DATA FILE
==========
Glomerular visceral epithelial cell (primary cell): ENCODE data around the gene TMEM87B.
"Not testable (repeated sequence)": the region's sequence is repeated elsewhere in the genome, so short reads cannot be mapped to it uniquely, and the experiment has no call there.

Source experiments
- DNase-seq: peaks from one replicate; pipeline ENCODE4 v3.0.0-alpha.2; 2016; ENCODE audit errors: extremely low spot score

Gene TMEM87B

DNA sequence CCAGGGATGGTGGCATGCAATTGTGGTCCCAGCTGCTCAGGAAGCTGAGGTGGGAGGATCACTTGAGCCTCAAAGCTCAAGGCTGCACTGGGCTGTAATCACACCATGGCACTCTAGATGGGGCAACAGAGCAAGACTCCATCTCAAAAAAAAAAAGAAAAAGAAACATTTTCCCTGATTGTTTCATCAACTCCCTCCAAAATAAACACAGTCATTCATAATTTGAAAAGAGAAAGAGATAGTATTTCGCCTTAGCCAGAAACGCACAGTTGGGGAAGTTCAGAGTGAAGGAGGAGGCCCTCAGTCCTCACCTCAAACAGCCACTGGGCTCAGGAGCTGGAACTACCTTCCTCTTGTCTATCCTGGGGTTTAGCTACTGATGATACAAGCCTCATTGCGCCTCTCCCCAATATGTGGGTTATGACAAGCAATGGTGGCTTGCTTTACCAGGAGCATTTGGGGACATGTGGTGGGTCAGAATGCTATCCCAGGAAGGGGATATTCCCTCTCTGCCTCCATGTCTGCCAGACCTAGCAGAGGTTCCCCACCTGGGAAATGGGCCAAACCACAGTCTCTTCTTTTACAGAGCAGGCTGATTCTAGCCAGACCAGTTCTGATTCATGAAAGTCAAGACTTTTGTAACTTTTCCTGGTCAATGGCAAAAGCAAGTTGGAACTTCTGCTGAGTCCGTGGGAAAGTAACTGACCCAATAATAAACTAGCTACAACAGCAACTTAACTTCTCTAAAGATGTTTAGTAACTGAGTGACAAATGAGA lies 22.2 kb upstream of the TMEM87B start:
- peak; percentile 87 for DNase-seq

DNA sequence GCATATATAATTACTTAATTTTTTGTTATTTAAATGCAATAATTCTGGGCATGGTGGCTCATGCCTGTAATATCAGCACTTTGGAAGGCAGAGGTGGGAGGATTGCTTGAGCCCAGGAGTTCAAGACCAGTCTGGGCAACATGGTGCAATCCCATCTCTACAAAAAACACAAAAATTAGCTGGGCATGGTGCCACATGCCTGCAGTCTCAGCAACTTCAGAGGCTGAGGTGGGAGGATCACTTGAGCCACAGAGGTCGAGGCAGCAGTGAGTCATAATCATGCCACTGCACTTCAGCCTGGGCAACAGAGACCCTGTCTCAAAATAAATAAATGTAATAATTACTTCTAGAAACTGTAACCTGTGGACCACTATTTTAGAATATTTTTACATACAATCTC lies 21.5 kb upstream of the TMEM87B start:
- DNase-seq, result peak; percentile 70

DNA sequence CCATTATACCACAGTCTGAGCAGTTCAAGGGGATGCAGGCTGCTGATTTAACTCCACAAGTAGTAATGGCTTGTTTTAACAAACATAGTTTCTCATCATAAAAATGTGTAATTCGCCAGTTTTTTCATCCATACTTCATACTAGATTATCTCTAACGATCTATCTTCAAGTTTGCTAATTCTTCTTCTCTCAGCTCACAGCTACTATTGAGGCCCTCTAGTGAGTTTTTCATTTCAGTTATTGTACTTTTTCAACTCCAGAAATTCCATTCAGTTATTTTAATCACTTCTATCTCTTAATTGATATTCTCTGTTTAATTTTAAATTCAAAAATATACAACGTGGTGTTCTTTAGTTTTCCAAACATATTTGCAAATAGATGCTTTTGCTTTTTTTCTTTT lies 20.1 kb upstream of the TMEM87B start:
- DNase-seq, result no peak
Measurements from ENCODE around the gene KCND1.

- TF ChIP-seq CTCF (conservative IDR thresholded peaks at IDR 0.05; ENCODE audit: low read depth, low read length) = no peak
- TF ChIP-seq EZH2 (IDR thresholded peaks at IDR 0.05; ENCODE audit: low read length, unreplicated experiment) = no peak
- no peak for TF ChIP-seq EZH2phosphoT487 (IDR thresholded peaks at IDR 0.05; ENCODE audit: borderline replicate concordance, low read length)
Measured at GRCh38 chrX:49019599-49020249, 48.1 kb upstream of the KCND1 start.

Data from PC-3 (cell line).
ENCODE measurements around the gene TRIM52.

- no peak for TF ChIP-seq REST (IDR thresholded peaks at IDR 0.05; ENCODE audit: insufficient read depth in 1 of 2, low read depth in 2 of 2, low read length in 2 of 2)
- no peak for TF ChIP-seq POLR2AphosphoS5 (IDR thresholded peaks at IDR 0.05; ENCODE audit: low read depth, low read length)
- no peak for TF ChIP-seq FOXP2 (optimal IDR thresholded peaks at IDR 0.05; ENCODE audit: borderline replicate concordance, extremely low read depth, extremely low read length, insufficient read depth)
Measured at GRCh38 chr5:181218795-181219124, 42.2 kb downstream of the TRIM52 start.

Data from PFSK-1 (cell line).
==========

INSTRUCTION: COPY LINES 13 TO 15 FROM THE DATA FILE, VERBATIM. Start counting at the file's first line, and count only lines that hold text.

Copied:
- TF ChIP-seq CTCF (conservative IDR thresholded peaks at IDR 0.05; ENCODE audit: low read depth, low read length) = no peak
- TF ChIP-seq EZH2 (IDR thresholded peaks at IDR 0.05; ENCODE audit: low read length, unreplicated experiment) = no peak
- no peak for TF ChIP-seq EZH2phosphoT487 (IDR thresholded peaks at IDR 0.05; ENCODE audit: borderline replicate concordance, low read length)